By ryan buck
One will not find a more polished and articulate man than Boardman native Evan Beard.
More than 11 years after his graduation from Boardman, Beard has an incredible resume ... and a seriously impressive LinkedIn profile.
After five years of military service, three degrees, a burgeoning business career and more life experiences than he can recount, it’s almost too impressive to believe.
But in the summer of 2002, even the ever-composed and articulate Beard saw his world turned upside down.
On the first day of “plebe summer,” the rigorous indoctrination program required of all incoming freshmen at the U.S. Naval Academy, he got a taste of what the next four years of his life would entail.
So did his parents, who dropped him off that day and were invited, like all parents and guardians, to spend the day on campus.
“My father instantly recognized the value of a Naval Academy education,” said Beard, who chose Navy over offers from several Ivy League universities, as well as Duke. “My mother obviously was less than pleased; ‘What did I just drop my son off at?’”
It was not just his indoctrination.
“I was not from a military family,” Beard said. “It was so foreign to me. To see their first-born run off to this bizarre place, there was culture shock for sure.”
Bruce and Phyllis Beard watched older Midshipmen berate his son and his classmates. Overwhelmed as they felt the achievements of their youth diminished to nothing, they recited the school’s oath on command and other pieces of “knowledge,” stood in awe of storied Bancroft Hall (the largest dormitory in the world), and watched admirals and other military dignitaries walk the grounds as F-18 fighter jets flew overhead.
The best, however, was yet to come.
Now a Senior Consultant in Deloitte’s Strategy Group in Washington, D.C., Beard struggled, then thrived in his time at Navy.
“I sort of snuck in on a football scholarship and I’m competing with folks who have dreamed of and worked every day of their lives to be there and they had built that educational acumen,” Beard said by phone from his home in Washington.
He credits his experience as the refinement of the vast potential he exuded as a boy growing up in Youngstown.
“I got a lot out of the academy,” he said. “I was challenged intellectually and physically.”
Beard played linebacker for the Midshipmen for three years before an ACL injury ended his career. He was an excellent student and earned a degree in economics.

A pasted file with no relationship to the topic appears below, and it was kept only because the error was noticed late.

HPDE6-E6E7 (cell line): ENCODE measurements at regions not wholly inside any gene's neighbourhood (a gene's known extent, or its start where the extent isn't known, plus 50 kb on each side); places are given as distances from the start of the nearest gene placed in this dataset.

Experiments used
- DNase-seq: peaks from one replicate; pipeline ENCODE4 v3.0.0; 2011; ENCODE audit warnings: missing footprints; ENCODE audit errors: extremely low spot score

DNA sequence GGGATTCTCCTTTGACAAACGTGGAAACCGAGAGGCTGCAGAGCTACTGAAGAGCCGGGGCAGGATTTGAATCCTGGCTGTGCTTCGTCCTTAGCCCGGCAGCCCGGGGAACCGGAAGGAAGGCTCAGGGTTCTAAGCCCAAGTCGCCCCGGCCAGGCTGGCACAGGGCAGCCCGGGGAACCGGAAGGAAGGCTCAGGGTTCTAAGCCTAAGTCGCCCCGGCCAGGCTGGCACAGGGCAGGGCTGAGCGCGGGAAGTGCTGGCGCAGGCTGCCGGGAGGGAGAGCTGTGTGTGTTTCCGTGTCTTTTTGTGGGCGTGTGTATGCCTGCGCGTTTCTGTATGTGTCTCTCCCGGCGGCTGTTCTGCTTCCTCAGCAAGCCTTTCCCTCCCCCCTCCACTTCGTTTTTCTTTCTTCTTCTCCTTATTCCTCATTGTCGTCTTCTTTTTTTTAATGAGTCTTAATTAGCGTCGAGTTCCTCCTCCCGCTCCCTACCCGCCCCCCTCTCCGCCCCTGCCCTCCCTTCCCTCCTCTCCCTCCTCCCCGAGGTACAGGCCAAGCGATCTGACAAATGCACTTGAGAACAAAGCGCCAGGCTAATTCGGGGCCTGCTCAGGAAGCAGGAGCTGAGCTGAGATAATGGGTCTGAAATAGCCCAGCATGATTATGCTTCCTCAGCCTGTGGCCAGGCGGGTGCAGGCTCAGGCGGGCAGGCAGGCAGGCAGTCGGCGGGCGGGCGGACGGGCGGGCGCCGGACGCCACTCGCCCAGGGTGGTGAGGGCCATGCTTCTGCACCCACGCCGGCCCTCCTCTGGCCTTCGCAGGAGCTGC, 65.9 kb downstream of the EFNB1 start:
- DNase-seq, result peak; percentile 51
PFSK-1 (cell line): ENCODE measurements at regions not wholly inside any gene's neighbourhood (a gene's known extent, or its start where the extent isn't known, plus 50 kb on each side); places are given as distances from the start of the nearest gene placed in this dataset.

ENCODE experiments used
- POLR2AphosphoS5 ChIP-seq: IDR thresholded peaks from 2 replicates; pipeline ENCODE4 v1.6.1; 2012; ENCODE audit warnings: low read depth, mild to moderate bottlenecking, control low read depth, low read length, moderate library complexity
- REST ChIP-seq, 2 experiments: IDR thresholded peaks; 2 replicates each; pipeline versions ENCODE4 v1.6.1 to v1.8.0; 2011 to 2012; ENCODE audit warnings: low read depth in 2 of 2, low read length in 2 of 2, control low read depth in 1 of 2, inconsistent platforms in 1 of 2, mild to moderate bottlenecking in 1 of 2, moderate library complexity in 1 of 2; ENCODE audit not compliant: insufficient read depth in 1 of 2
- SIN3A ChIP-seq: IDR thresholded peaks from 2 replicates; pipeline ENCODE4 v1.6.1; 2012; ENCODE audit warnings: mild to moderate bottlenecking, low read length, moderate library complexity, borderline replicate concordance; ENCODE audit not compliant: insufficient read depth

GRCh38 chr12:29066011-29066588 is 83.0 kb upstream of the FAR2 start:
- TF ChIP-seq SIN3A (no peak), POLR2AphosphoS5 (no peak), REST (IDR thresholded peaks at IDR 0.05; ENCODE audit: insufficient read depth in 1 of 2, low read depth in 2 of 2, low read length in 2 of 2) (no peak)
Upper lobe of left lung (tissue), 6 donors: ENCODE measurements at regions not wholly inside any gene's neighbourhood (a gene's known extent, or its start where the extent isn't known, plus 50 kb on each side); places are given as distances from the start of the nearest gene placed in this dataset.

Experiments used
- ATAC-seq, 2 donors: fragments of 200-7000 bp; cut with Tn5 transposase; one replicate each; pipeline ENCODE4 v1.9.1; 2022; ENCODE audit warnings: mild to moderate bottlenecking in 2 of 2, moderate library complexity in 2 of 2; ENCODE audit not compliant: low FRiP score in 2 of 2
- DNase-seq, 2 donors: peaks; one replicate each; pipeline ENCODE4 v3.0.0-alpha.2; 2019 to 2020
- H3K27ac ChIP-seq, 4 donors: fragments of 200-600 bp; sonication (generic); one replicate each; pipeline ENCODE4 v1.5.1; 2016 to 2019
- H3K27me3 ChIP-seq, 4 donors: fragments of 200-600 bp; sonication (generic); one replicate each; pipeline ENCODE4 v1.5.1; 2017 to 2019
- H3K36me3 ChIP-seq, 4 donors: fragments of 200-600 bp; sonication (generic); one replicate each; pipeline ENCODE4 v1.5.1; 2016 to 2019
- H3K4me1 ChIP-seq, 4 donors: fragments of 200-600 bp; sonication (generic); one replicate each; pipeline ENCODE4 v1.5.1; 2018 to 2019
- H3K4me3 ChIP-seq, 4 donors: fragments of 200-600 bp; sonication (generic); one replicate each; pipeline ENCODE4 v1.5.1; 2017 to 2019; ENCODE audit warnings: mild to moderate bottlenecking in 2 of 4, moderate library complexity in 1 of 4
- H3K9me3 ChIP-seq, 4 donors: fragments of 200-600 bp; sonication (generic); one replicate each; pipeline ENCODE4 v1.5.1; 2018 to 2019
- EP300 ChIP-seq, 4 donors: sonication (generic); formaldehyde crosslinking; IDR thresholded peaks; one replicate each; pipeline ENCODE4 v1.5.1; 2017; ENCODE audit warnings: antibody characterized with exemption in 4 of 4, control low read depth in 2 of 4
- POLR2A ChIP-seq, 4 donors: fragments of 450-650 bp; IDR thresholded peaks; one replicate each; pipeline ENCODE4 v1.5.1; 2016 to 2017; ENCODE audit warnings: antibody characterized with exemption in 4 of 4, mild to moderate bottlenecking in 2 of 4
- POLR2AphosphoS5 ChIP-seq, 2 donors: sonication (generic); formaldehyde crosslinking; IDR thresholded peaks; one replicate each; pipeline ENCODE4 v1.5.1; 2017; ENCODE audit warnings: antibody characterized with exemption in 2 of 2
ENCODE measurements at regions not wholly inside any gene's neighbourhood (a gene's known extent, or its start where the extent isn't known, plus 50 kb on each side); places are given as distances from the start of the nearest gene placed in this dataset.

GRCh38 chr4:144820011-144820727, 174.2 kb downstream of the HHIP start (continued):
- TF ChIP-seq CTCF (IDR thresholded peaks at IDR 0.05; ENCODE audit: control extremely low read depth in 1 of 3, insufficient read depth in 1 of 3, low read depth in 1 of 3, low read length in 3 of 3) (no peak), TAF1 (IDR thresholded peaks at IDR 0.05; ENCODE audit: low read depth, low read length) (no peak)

He arrived just as they Navy football program took off.
“I thought I would go to the academy, get a great education and be able to play a lot on a bad football team,” he said. “They had a 20-year dry spell. We ended up going to three bowl games and we had a really successful football team.”
Off the field, thanks to an interest in investment management inspired by his father’s profession, Beard earned his Series 7 and Series 63 licenses.
He hosted seminars for classmates in wealth and income management and even gave financial advice to his coaches in Paul Johnson and Ken Niumatalolo.
Johnson hired him to be his investment manager. After Beard graduated in 2006 and stayed on to teach economics coach for a short stint, Niumatalolo asked for his advice on choosing an agent. When no candidates could match his standards, he asked Beard, who later negotiated the largest non-BCS contract in the country on his behalf.
“It happened organically,” Beard said.
The former linebacker served five years in the Navy as an Intelligence Officer, specializing in negotiation with Middle Eastern governments. He put his fascination of geopolitics to use as an analyst at NATO, the daily briefer to the Director of Naval Intelligence.
“For a while I was traveling from one middle eastern country to the next each week,” he said. “I joke around with friends that I was a Naval Officer, but never spent any time at sea.”
While living in Washington, Beard earned a degree from St. John’s College when he wanted to gain a better understanding of debate. Later, he earned an MBA at Oxford when he was stationed at the U.S. Embassy in London.
He returned home, married his girlfriend, Anya, and began his current role with Deloitte.
“I figured I’d better get to work,” he said.
Beard takes every opportunity to travel with Anya and their baby daughter.
He looks back to his time at Boardman when his path to Navy began.
“My entire life was concentrated on one thing and that was about securing a scholarship to play Division I college football,” he said. “It was the essence of my being.”
The events of Sept. 11, 2001, changed that.
“I had no idea of how pivotal of an event it would be in my life and those of all my colleagues,” Beard said.
Beard humbly accepts praise for his service, but deflects credit to friends and classmates who became Marines, Navy SEALS and fighter pilots.
“I played a small role,” he said. “I was always an Intel guy out there negotiating. A lot of my classmates served that a lot more valiantly than I did.”